And here's another one down by the harbour. Thanks to Marin for the picture.

Also from Marin is this image of one of the Crosville PD1s passing through Krilo Jesenice on the coast road from Omis to Split. The date and photographer are unknown.

Thanks very much to Norman, Željko and Marin for giving me access to this interesting collection of images, and especially to Marin for all his help with the research.
Finally (with no apologies!) I'm going to add a few pictures from my visit to the area in 2017.

I did like these cute little TAM trucks, which reminded me of the Russian UAZ 452s, known as the "Pill" (ambulance), "Loaf" (van) or "Tadpole" (pick-up). TAM stands for Tovarna Avtomobilov Maribor (Maribor Automobile Factory), a commercial vehicle producer based in the city of Maribor. Created in 1946 from a wartime aircraft parts factory, it became Yugoslavia's largest truck manufacturer but eventually closed down in 1996. Back in the 1960s Promet was using red TAM buses in Split for out-of-town services.

Seen in the village of Dol on Brac island, this model is the 80T35. "80" refers to the horse power, "T" means Truck and "35" represents 3.5 tons capacity. Marin tells me that the truck is known locally as the Tamić ("little TAM") and that this example was built in 1986.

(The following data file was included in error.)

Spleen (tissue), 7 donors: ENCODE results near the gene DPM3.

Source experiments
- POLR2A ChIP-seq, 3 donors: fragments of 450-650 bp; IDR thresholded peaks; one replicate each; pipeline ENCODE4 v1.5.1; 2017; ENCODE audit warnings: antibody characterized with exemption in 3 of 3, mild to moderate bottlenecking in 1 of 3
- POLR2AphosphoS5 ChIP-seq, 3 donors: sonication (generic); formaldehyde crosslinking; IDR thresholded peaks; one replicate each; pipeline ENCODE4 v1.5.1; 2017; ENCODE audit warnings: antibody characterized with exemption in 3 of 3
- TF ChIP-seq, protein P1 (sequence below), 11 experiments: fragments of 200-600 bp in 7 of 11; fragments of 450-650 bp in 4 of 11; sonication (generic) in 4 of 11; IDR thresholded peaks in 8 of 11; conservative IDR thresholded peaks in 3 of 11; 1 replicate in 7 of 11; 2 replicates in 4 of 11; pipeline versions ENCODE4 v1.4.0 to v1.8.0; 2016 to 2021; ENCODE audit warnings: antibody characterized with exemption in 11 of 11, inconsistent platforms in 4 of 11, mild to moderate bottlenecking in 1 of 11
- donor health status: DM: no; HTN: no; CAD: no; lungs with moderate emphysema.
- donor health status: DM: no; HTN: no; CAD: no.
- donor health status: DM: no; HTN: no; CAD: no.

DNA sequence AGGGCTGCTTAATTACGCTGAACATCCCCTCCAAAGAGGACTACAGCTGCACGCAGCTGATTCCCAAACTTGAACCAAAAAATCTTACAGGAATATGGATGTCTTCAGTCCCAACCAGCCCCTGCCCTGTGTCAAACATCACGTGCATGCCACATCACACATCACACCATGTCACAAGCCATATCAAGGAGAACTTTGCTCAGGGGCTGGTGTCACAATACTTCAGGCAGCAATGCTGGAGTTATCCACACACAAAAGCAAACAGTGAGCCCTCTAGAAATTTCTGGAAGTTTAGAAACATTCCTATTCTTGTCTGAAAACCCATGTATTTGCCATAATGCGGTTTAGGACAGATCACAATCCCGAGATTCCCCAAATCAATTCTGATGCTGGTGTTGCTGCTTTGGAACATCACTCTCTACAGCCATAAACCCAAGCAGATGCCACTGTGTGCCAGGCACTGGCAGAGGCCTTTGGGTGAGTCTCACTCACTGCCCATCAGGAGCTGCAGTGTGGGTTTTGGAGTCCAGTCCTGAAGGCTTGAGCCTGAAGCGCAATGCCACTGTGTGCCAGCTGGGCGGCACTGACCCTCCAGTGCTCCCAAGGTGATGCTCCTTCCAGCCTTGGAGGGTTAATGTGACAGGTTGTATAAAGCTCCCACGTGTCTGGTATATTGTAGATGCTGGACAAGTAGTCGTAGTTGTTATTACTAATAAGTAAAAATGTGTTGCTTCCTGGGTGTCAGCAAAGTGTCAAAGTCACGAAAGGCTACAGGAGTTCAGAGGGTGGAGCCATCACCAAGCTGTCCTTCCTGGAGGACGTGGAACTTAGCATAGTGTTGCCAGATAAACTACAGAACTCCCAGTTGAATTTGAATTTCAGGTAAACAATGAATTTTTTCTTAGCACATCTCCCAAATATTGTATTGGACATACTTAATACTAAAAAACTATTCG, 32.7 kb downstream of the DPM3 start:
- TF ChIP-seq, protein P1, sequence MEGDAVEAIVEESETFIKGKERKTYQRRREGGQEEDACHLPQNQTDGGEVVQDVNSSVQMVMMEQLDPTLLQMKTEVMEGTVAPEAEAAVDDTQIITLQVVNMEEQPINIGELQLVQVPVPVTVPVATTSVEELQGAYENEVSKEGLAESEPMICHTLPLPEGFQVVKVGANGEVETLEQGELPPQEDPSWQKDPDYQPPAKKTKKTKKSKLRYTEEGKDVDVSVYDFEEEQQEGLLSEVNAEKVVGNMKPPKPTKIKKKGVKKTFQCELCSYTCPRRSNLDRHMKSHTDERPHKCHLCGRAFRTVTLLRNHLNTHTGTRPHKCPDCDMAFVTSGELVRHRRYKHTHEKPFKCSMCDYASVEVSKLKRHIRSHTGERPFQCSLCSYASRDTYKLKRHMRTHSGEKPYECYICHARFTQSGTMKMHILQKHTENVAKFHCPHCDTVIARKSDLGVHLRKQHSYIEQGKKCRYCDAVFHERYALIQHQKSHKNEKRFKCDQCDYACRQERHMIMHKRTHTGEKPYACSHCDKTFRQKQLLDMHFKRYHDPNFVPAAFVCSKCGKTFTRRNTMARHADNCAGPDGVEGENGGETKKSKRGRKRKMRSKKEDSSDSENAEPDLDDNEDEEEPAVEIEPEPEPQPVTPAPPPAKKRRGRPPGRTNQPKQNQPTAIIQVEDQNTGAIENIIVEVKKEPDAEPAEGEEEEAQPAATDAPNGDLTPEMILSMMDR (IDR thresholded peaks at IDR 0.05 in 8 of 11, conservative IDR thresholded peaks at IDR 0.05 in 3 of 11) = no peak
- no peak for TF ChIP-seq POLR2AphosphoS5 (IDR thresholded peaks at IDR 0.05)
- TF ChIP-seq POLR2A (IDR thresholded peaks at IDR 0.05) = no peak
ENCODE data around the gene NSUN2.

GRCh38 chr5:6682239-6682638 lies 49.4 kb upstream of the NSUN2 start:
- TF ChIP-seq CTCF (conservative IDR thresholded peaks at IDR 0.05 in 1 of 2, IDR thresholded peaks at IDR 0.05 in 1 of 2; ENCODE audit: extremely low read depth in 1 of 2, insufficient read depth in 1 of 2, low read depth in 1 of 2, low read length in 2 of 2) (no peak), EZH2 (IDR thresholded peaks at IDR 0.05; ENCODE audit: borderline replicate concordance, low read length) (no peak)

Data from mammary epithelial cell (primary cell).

The same truck seen in Dol a bit later and, as you can see, it is a tough machine for its size and is quite capable of carrying a digger up a hill.

Here's another one, in this case an 80T50 (5-tonner) seen in Supetar on the island of Brac. It was built in 1989.

These classic bikes were always parked outside a quayside cafe at Supetar harbour on Brac island. The big one in the foreground is an ancient German DKW probably from the 1950s, and the moped behind it is a ROG Pony Express with a 50cc Puch engine, manufactured by the ROG bicycle factory in Slovenia from the 1960s to the 1980s.

Finally a mystery picture. A trailer with a seat on the front? I really wished I could have seen this in action...


SOME QUICK LINKS WITHIN THIS WEBSITE;  Home   Email   THE COMPLETE WEBSITE MENU   Events Diary   Links   Small-Ads   Halfcab list   Classic Irish Buses